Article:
There are currently 24 blog entries related to this category.

Call it 6 months ago.

Someone holding a newer ocean-view townhome in MB thought something like this: "Market's hot. Wonder how much I could get for this house?"

And so, the 2009-built El Porto townhome at 312 44th (4br/3ba, 2675 sq. ft.) was listed, as a FSBO, at $2.700M.

That would have been an absolutely extraordinary price, if they could even come close.

We noted in "Double Your Money?" that the same TH had sold new for $1.269M in Jan. 2011. (That post includes more of a deep dive into the original, ambitious, late-bubble project in which this TH was built.)

In February this year, they were looking to more than double their purchase price in 3 years.

Alas, they did not.

The FSBO string played out. Various agents made their pitches to the would-be…

El Porto has always been a little different. It wasn't even part of Manhattan Beach until we annexed it in 1980.

Though it's in MB (now), homes in El Porto tend to run cheaper. It's all relative, of course, because a million-shack shack on an alley in El Porto is still a pretty pricey piece of real estate. Still, you'll generally get more for the dollar up north.

And yet, wouldn't you believe it? In 2014, we see new sales in El Porto that raise the bar considerably.

First, it was 113 El Porto (4br/4ba, 2700 sq. ft.), a Strand-adjacent TH that gets great views and has an outstanding open floorplan on the top level.

We felt truly lucky to even see 113 El Porto. Though it's 14 years old (2000 build), it sizzles with modern design and a sense of luxury…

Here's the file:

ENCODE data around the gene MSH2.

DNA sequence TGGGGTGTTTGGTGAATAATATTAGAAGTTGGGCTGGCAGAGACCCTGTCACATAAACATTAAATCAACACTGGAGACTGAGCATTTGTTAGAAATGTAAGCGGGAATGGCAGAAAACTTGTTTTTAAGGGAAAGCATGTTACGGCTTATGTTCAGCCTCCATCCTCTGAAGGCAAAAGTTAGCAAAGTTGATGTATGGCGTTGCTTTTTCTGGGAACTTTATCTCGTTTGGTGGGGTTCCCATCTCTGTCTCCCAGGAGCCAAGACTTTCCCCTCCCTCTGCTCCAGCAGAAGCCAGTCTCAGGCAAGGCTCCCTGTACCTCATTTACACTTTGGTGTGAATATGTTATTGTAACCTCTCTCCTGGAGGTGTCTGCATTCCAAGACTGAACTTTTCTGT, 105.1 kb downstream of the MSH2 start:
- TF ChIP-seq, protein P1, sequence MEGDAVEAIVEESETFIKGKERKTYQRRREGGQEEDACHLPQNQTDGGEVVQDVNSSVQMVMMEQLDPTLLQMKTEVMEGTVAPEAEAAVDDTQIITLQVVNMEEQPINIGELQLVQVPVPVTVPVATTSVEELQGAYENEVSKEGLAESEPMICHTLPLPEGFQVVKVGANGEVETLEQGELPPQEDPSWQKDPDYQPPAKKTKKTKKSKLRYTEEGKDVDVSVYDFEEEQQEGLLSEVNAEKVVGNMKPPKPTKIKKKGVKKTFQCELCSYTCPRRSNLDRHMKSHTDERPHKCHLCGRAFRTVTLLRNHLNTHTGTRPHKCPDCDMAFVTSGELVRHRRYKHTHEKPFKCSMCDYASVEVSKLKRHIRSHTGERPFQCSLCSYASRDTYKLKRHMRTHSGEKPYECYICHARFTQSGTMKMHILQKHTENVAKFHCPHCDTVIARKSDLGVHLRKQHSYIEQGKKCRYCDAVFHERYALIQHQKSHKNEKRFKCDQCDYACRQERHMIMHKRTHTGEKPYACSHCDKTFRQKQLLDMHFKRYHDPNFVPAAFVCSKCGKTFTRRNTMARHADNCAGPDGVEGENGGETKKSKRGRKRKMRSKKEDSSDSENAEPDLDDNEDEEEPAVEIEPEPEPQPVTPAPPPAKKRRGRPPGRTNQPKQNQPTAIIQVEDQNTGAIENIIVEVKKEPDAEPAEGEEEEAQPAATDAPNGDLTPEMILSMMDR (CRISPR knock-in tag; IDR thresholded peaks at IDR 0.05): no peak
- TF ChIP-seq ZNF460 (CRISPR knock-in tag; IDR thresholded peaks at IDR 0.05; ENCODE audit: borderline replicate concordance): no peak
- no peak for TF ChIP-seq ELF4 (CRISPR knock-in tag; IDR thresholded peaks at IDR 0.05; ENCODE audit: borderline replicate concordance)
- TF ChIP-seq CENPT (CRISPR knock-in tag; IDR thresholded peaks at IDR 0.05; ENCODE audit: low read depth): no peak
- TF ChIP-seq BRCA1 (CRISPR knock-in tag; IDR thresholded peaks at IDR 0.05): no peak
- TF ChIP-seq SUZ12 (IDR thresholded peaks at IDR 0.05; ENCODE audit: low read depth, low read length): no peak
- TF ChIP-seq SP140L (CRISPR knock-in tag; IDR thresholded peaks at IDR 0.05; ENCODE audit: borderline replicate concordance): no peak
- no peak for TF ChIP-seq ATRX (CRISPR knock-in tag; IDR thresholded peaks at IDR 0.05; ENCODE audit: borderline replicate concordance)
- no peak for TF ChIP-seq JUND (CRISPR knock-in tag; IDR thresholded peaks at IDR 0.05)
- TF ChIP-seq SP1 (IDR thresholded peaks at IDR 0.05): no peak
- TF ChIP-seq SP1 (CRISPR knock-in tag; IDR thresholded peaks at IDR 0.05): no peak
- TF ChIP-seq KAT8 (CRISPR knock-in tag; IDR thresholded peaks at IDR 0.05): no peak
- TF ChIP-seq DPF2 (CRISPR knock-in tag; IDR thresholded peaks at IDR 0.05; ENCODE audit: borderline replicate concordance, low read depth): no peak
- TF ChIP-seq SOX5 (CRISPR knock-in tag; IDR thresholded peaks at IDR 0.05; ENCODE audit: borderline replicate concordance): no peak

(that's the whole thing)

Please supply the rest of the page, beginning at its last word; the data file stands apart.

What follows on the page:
It's remarkable that once they sold lots in Manhattan Beach for $200.

But those were the old-fashioned days, and nothing cost what it does today. Plus, they had to wear those ridiculous head-to-toe swim outfits.

Everything's pricier now, MB's got more going for it than in those $200-a-plot days, and the swim gear's gotten better. (Now we wear head-to-toe swim outfits by choice, to stay warm.)

You don't have to look all the way back to the days of the Model T to see some very impressive value increases over time.

Let's take one townhome for an example, and a roughly 15-year timeframe to watch prices rise.

301 2nd (3br/4ba, 2100 sq. ft.) is a townhome completed in 1991.

The first title transfer we can see now goes back to 1997. Purchase price in '97: $725K.

It's a theme we keep checking in on, because the results are so interesting: What couldn't sell before, does sell now.

And in two very recent cases, listings that ran quite a while in 2012 sold quickly in 2013 with $200K overbids.

In fact, the stories of these two recent sales have almost everything in common.

1125 3rd (4br/4ba, 3900 sq. ft.) is a newer (2005), custom-built home built on a steep hillside. In our review in February, we summarized: "Suffice to say it's an unusual home, but that they've done a lot to try to echo a conventional home despite the quirks – like countless stairs inside and out that move you into the home, around the home, and among the various tiers of outdoor spaces."

This home was offered on and off over nearly 7 months of 2012,